# How can I make a similiar kind of diagram without solving the dynamical equation?

This is the phase-space diagram of a system that is itself a modified Thomas system for c=5 and b=0.0.

However, I want to plot a similar figure without solving the equation. It does not need to be as accurate as the phase-space diagram above or the animation of the same below.

This is my code for the graphs:

soln = With[{b = 0.0, c = 5, tmax = 200},
NDSolve[{x'[t] == -b x[t] + Sin[y[t]] + c y[t],
y'[t] == -b y[t] + Sin[z[t]] - c x[t],
z'[t] == -b z[t] + Sin[x[t]], x[0] == 1.0, y[0] == 0.0,
z[0] == 1.0}, {x, y, z}, {t, 0, tmax, 0.1},
MaxSteps -> \[Infinity]]];

Animate[ParametricPlot3D[
Evaluate[{x[t], y[t], z[t]} /. soln], {t, 0, tmax},
PlotPoints -> 500,
Axes -> False,
ColorFunction ->
Function[{x, y, z}, ColorData[{"Rainbow", "Reverse"}][z]],
AspectRatio -> 1, PlotRangePadding -> 1, ImageSize -> 800,
PlotTheme -> "Scientific",
PlotStyle -> Directive[Opacity[0.4]],
PlotRange -> {{-5, 5}, {-5, 5}, {0, 5}}], {tmax, 0.1, 200},
AnimationRate -> 5, AnimationRepetitions -> Infinity]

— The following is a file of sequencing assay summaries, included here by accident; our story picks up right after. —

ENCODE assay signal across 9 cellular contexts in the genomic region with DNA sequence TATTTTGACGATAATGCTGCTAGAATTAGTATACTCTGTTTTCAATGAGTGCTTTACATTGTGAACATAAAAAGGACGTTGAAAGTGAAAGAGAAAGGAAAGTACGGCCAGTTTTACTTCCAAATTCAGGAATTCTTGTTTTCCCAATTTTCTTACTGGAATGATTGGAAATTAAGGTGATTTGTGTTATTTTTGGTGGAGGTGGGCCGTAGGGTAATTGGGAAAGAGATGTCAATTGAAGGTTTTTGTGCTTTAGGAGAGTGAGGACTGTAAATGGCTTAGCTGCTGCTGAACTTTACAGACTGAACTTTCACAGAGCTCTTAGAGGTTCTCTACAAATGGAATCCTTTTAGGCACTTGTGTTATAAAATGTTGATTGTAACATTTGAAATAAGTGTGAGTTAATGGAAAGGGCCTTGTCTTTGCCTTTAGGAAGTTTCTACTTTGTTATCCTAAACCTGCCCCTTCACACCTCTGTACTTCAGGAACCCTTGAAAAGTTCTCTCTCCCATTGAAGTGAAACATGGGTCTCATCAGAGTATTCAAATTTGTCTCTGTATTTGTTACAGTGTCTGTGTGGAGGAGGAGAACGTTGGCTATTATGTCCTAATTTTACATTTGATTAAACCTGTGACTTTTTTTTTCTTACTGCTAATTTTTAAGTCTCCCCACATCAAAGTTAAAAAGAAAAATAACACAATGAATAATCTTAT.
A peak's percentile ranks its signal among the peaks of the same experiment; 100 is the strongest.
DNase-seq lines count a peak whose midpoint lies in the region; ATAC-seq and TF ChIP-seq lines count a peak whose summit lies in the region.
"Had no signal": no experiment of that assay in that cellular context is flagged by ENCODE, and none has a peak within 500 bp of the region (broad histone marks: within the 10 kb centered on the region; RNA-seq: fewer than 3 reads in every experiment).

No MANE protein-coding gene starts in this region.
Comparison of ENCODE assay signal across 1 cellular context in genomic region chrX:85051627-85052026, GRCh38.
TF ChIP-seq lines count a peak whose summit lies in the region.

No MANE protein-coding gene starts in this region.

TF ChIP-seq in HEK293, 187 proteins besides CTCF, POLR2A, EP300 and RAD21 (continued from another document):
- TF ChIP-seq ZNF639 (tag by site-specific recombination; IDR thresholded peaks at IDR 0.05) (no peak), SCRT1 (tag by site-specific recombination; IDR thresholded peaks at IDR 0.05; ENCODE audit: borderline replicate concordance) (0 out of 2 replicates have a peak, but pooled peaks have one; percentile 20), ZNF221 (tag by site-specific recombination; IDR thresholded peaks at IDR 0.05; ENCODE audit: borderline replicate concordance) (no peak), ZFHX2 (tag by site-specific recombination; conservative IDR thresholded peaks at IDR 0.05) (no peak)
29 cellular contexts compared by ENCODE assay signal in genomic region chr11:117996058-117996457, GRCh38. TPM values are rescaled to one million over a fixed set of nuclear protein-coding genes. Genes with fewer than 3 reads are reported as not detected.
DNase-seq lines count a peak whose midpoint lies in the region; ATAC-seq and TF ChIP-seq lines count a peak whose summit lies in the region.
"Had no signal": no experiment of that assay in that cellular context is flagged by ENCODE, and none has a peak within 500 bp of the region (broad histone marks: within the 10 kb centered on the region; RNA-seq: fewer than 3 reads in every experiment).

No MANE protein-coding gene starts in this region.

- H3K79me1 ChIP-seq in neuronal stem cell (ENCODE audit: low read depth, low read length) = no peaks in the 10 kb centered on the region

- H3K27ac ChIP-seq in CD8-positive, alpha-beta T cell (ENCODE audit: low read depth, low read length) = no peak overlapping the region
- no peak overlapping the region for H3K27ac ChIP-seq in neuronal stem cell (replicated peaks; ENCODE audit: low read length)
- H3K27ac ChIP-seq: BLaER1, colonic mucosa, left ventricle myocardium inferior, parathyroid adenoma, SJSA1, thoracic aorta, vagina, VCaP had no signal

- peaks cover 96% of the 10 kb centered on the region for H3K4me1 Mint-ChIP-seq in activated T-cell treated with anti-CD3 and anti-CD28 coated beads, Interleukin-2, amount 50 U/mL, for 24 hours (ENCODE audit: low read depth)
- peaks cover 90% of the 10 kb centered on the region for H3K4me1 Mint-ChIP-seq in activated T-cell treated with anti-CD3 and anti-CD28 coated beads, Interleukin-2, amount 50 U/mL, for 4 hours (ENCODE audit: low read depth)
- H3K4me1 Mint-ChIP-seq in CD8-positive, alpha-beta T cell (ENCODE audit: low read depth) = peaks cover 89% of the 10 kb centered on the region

How can I make a conceptual diagram showing this phase-space portrait with magnetic field lines along the axis of the inner helical trajectories?

How can I plot something like the image below?

• What's wrong with what you have (using NDSolve)? Sep 8, 2022 at 21:12
• The original plot makes me hungry. I'll second Chris K: I want to see the Biot Savart law used and field lines plotted so that I can build a donut dynamo.
Sep 8, 2022 at 22:45
• @Chrish Nothing is wrong there using NDSolve. That is the actual phase-space diagram. I don't want to put things into it. So, I needed a model that I can play with to visualize Sep 8, 2022 at 23:25
• What is a "Thomas system"? Related to the Thomas algorithm? After Thomas A. DeFanti? Sep 10, 2022 at 10:52
• @PeterMortensen It's a chaotic system or a strange attractor originally discovered by R. Thomas. Here is the link to the paper doi.org/10.1142/S0218127499001383 and link to the animation rreusser.github.io/strange-attractors/#thomas Sep 10, 2022 at 20:16

Using Arrow and Arrowheads is a nightmare especially in 3D.